Forget Mandalay, never mind Bagan – for a real Burmese adventure, head south to meet the ‘sea gypsies’ of the wild, undiscovered Myeik Archipelago
Warm salt water tickled at my toes. The gentle lap played in rhythm with the dinghy’s engine, while a lazy breeze rocked the nearby trees. It was a scene so perfect I felt I’d been sucked into a travel brochure. Here I was about to jump off into the unknown, to explore a coral reef that potentially no one else ever had. But, for a moment, I hesitated.
The ripples distorted whatever lurked beneath into a swirling mass of colour. No one could advise what exactly lay in this undiscovered otherworld. Eventually I would have to summon the courage, hold my breath and just take the plunge.
It could have been a metaphor for my whole trip: diving headfirst into the unknown. I was in Burma for nine days to experience a different side of the country, one few travellers see. On my itinerary there would be no sunrise over the misty forests of Bagan, no golden temples of Mandalay, no slow drift across Inle Lake. After a brief but obligatory encounter with the Shwedagon Pagoda in Yangon I had travelled south – as far south as you can go before you hit Thailand – to the border town of Kawthaung. But the adventure had only just begun.
In Kawthaung I sped past the day-trippers bartering in the waterfront shops and the monks gathering morning alms in the busy streets. Instead, I went straight to the harbour to join a small group boarding a boat to Burma’s forgotten islands.
A collection of 800 mostly uninhabited isles, the Myeik Archipelago pokes out from the Andaman Sea like a mismatched collection of volcanic pyramids. Most are coated in twisted mangroves and strangler figs, and edged by strips of sand so golden they could rival the country’s gilded Buddhist temples for sparkle. Their interiors conceal a potential treasure trove of wildlife: monkeys, Burmese pythons, big cats, wild elephants – no one really knows for sure, the isles are that uncharted. But that could all be about to change.
With the past few years seeing Burma reopening for tourism, and the recent relaxation of government rules restricting travellers’ movements, these islands are starting to beckon the curious. The archipelago was formerly off limits as some of the islands are used as military bases; however, permits have now been granted to a select few boats, allowing them to navigate here. With the one resort reporting booming business in its 22 rooms, and with a second resort currently under construction, it may only be a matter of time before these waters aren’t quite as empty as they are now.
With that thought in my head, I slid off the inflatable dinghy and felt the warm water envelop me. Securing my snorkel, I kicked down for a proper look. As the bubbles cleared I made out the heads of sepia-coloured brain coral just below my flippers, while jellyfish bobbed through the water. A bright-orange sea anemone waved as two clownfish finned among its tentacles. Angelfish swam right up to my mask, unperturbed by my presence. A fisherman’s net swayed in the darkness ahead, and suddenly I was surrounded by a swarm of white fish. However, as the water became deeper, the coral began to appear bleached and somehow irregular.
“Dynamite,” explained Mike, our skipper, when we reached the beach. Although he now sails tourists around in catamarans, previously he worked for 20 years as a commercial fisherman all over the world. What’s happened here over the 50 years that the country’s been largely closed off to tourism is something of a mystery but hints lie hidden beneath the waves.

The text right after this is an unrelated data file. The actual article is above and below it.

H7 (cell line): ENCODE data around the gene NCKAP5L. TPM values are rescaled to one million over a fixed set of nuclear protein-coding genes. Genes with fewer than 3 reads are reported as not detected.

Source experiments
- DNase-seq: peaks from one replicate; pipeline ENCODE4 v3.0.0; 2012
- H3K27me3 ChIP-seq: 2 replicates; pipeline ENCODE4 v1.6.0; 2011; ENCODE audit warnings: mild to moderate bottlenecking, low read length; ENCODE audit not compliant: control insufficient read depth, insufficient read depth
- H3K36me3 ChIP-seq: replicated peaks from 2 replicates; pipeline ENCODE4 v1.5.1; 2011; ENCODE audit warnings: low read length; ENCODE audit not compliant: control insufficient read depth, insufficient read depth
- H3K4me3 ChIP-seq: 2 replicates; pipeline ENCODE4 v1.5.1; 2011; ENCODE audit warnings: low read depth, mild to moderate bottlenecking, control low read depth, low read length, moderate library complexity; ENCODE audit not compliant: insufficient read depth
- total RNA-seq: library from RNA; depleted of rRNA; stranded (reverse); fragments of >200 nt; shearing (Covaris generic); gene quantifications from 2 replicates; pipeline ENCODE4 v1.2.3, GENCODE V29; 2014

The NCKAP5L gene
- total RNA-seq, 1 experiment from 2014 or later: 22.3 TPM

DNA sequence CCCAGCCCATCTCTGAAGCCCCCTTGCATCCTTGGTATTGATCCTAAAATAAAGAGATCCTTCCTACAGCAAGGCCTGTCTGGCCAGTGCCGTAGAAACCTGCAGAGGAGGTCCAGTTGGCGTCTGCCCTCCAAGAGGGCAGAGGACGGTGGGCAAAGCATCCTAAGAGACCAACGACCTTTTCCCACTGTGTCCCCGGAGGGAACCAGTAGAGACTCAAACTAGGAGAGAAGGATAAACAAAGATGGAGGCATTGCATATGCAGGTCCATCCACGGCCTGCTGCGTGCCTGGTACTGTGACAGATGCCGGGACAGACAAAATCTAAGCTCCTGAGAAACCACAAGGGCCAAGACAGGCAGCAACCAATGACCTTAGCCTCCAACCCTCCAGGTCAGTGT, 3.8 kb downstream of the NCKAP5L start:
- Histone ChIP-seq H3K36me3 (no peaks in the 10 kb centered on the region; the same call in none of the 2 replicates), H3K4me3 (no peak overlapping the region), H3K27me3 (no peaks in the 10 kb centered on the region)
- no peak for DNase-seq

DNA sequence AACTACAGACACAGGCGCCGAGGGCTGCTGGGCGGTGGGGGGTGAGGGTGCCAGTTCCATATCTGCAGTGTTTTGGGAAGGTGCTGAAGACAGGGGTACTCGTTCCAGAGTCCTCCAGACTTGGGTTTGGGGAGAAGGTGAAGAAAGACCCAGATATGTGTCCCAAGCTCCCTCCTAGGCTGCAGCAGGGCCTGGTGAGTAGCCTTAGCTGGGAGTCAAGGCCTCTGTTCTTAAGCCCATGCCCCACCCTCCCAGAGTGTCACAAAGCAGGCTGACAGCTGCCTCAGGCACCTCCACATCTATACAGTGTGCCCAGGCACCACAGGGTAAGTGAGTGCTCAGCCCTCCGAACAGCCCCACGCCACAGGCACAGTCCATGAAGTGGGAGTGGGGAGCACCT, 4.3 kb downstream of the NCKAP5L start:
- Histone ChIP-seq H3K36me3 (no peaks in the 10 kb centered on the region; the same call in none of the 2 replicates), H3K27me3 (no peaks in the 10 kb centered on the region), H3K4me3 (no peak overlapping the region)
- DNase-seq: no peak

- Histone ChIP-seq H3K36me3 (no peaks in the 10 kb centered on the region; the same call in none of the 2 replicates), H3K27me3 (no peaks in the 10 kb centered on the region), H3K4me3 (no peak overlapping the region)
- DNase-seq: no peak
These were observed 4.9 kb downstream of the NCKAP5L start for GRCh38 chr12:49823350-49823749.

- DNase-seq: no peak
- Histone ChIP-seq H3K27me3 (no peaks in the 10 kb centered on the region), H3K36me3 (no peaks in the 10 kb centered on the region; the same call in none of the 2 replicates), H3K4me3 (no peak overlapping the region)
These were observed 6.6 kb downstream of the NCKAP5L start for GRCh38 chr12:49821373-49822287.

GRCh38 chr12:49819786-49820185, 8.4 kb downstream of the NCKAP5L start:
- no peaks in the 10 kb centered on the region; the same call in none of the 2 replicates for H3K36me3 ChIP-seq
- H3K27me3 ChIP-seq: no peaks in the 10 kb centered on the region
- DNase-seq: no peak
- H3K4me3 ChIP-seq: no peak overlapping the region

That night, as we gathered driftwood for a fire, our ship’s mandatory government-approved guide Hein (who, he told us, is one of only seven qualified to lead this trip) began speaking of ‘sea gypsies’. These islands, he explained, aren’t completely uninhabited. The Moken have called the Myeik Archipelago home for as long as anyone can remember. Said to number around 2,000, they traditionally spend their whole lives at sea, many being born on giant ‘mother ships’ that serve not only as fishing vessels but also as kitchens, dining rooms and bedrooms. These large boats tow fleets of smaller vessels – we saw one towing 13 – which they use to go hunting. They survive on the bounty of seafood beneath their floating homes and forage for edible roots and fruits on land. “Some can hold their breath for 15 minutes,” said Hein, “and the children can see really well underwater meaning they are excellent at spearing fish.”
In the past the Moken would only come ashore during the monsoons, establishing temporary shelters on these islands and then leaving them once the storms passed. That all changed in 2004. In an effort to try to assimilate the Moken into Burmese society, the government tried to move them onto land. Though many resisted, now 60% of the 850-strong population of Bo Cho Island are settled Moken; the rest are fishermen from the mainland.
We anchored at Bo Cho the following day. Children gathered on the beach to welcome us, their faces covered in thanaka – a paste made from tree pulp, worn as sun protection and to moisturise the skin. They smiled at us, curious, but once the initial novelty wore off, they busied themselves with more pressing matters: the boys running, falling, jumping and throwing hairy caterpillars at the girls; the girls screaming and hiding. It was a scene no different from any school playground in the world – except for the bedraggled dogs, cats and cockerels that moved among them.
Surprisingly the village boasted a coffee shop and several stores, plus a line of stilted houses that served as Main Street. Underneath one, a Moken family sat playing cards in the sand, and called me over to watch. They picked and dropped cards with speed, smoking cigars intently; I couldn’t work out what game they were playing but their serious expressions indicated that the stakes were high.
“The village is named after Ma Kyone Galet – a ‘gypsy’ woman who settled on the island some 75 years ago,” explained Hein as we walked up to the temple. “You’ll see it’s mainly Moken women here during the day, the men will be out fishing. Things have changed already. If you’d come even seven years ago the Moken would have been wearing sarongs and nothing else.”